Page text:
Herniated discs prolapsed discs, protruded disc, and discs that have ruptured through are the results of continued progression of the pre-existing disc bulge. The snapping of the annulus fibrosus leads to weakening of the annulus’s ability to maintain the Nucleus Pulposus in the center. As such, the Nucleus Pulposus shifts from the center towards the weakened portions of the annulus fibrosus. This migration or shifting in the natural central position further damages the already weekend annular ligaments. Disc herniations, prolapse, protrusions, and ruptures are conditions that can rapidly progress. Care must be taken to prevent progression. An appropriate targeted therapeutic measure such as NSD Therapy®, as provided by our clinical staff is your best hopes of recovery without spine surgery.
What are the Differences between Disc Herniation, Disc Extrusion, and Disc Fragmentation?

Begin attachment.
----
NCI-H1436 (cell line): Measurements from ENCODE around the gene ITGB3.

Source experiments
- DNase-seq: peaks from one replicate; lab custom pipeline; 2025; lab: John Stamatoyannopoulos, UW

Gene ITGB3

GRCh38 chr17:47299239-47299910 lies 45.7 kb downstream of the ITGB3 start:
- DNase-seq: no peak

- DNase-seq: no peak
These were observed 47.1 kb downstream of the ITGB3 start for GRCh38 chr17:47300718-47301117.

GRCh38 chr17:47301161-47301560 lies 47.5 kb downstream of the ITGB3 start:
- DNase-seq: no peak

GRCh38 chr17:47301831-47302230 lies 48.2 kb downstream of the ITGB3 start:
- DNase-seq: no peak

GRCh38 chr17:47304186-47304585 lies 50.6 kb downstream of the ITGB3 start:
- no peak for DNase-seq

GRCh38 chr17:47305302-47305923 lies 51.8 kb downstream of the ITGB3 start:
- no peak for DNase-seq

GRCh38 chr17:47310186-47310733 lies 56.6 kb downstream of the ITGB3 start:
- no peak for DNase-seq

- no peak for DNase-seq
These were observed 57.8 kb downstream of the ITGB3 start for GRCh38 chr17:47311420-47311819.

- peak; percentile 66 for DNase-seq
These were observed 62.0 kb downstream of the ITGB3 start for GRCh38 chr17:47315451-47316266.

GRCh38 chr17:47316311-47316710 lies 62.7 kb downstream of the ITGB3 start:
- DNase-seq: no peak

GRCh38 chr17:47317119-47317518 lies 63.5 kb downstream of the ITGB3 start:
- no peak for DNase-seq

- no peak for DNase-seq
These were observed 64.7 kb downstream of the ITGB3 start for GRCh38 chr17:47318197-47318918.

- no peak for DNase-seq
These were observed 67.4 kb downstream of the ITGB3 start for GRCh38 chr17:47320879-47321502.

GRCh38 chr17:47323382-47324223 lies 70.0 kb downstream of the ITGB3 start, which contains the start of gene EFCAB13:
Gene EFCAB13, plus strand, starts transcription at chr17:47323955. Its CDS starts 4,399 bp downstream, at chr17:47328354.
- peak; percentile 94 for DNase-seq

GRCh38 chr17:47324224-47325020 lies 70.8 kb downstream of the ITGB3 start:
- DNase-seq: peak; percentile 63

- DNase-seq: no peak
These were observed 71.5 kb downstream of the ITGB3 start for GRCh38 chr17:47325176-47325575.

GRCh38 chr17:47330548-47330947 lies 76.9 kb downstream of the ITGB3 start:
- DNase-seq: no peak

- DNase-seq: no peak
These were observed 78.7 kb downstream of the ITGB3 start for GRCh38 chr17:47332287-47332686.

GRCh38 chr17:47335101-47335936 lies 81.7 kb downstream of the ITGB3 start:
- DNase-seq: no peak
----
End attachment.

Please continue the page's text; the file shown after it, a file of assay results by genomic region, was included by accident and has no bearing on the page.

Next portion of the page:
As mentioned earlier, tears of the Annulus Fibrosus lead to migration of the Nucleus Pulposus from the center to the periphery. The movement of Nucleus Pulposus to the edge pushes the Annular Ligaments outwards towards the spinal canal or neural foramina. The continual flow of the Nucleus Pulposus to the periphery leads to massive tears of the Annular Ligament (Annular Fibrosus).
When the integrity of the annular ligaments is compromised: the Nucleus Pulposus squeezes beyond the boundaries of the spinal disc. And as such, it is termed as an extruded disc. In short, extruded discs are the result of neglect of a smaller issue. But, worse yet is the neglect of an extruded disc. When an extruded disc is neglected or improperly treated, it leads to disc fragmentation or sequestration. A disc fragment occurs when portions of the Nucleus Pulposus break off.